Q Hello. My name is Nasra Abdallah (ph) in Tanzania. I would like to start by thanking — international and the U.S. Embassy for giving me this chance to talk with you, the First Lady of the world and the global students.

MRS. OBAMA: I like that promotion. Thank you. (Laughter.)

Whether it was a slip of the tongue or an earnest compliment, every American President and First Lady is held in high regard on the world stage. They don’t just carry the hopes and dreams of their fellow Americans. They represent the entire world’s morals and desires. They reflect where the world is and where it wants to go. Far beyond its status as a military superpower, America’s soft power drives our global consciousness and sensibility. As America goes, so goes the world.

President Barack Obama listens as first lady Michelle Obama speaks in the East Room of the White House in Washington, Tuesday, March 3, 2015, to announce their 'Let Girls Learn' initiative. The Obama administration is expanding efforts and directing a variety of federal agencies to work with other countries to help young girls worldwide attend and stay in school. (AP Photo/Pablo Martinez Monsivais)And when it comes to the issue of supporting girls’ education around the world, the Obamas officially began carrying the torch on March 3rd 2015 by launching #LetGirlsLearn to help the more than 62 million girls around the world who are not in school. It’s a concerted effort to tie together all previous governmental efforts in this area into a single, coordinated strategy.

The yin and yang battle

On the presidential campaign trail this week, we witnessed the timeless battle between the darkness of the Trump tape and the light of teenage girls finding their voice.

We saw the contrast between Trump’s rage in taking the GOP down with his campaign, and Michelle Obama’s resolve in lifting 62 million girls up with her cause.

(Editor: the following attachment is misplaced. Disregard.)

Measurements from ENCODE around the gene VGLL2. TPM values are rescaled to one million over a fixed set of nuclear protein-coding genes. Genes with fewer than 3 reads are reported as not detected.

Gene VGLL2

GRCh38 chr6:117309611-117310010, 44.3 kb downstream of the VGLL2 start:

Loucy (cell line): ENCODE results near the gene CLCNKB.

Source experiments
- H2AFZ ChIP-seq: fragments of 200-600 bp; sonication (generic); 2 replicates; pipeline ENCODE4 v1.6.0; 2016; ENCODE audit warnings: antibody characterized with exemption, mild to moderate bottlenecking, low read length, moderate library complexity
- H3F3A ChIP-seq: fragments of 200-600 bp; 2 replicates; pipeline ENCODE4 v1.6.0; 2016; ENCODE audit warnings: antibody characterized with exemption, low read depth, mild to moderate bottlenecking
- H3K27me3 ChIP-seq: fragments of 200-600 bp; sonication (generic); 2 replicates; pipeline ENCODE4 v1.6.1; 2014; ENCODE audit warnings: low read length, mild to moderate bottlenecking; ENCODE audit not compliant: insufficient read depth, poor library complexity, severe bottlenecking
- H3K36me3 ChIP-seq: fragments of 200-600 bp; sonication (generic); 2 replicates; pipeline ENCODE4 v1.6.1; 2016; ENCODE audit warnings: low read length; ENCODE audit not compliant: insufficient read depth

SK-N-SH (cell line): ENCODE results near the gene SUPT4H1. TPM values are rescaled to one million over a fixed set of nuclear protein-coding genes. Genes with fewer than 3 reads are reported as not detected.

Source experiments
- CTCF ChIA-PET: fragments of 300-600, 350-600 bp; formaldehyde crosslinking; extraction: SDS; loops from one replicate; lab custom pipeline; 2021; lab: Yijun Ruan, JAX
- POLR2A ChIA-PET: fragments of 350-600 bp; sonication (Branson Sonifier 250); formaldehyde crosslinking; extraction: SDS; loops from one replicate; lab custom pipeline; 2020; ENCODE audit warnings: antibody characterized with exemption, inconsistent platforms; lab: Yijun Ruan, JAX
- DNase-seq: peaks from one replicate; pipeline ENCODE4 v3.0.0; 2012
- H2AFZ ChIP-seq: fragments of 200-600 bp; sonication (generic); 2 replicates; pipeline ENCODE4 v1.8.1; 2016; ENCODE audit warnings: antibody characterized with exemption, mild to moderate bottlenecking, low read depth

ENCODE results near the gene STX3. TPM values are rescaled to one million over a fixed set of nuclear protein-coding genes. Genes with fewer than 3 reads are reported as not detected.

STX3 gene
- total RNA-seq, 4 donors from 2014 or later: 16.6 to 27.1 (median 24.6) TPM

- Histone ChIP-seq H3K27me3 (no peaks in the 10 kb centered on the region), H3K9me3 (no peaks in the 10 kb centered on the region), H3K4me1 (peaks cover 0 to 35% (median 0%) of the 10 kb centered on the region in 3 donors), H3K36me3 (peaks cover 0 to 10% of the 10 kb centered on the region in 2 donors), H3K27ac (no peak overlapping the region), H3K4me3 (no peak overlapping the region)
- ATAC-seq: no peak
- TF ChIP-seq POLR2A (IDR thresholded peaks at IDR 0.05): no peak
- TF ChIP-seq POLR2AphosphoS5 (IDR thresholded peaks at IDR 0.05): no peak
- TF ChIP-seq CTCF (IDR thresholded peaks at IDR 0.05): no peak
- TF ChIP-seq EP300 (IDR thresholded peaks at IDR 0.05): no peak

We experienced the isolation of Trump’s declining poll numbers, and the community of Michelle Obama’s growing #LetGirlsLearn triumphs.

See, on Tuesday, at the White House, we celebrated the International Day of the Girl and Let Girls Learn…I had the pleasure of spending hours talking to some of the most amazing young women you will ever meet, young girls here in the U.S. and all around the world. And we talked about their hopes and their dreams. We talked about their aspirations. See, because many of these girls have faced unthinkable obstacles just to attend school, jeopardizing their personal safety, their freedom, risking the rejection of their families and communities.

So I thought it would be important to remind these young women how valuable and precious they are. I wanted them to understand that the measure of any society is how it treats its women and girls.

And I told them that they deserve to be treated with dignity and respect, and I told them that they should disregard anyone who demeans or devalues them, and that they should make their voices heard in the world.

Michelle Obama, Remarks at Hillary for America Campaign Event in Manchester, NH, Thursday October 13th 2016

When Michelle Obama has her druthers, #LetGirlsLearn will become a persistent megaphone for those girls’ voices to be heard in the world. In time those voices will, with equal doses of love and courage, drown out the lewd and subjugating forces that want to keep them quiet. They will be the chorus that banishes Donald Trump’s 2005 Access Hollywood comments and all comments like it. And they will be the undeniable force that assures us we no longer live in just a man’s domineering world.

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About the author

Maya Mathias

Maya Mathias is a peaceful leadership advocate, spiritual biographer and soul guide, with a life and career spanning 3 continents and 5 inspired self-reinventions. She is a global leadership veteran, bringing her unique blend of East & West to her leadership development and innovation management practice. Maya’s life began with a lower-middle class upbringing in Asia, surrounded by poultry & vegetable farms and the ‘simple life’. She doesn’t forget her humble roots, and her body of work seeks to bring more equality, justice and personal purpose in troubling times. Learn more about Maya here.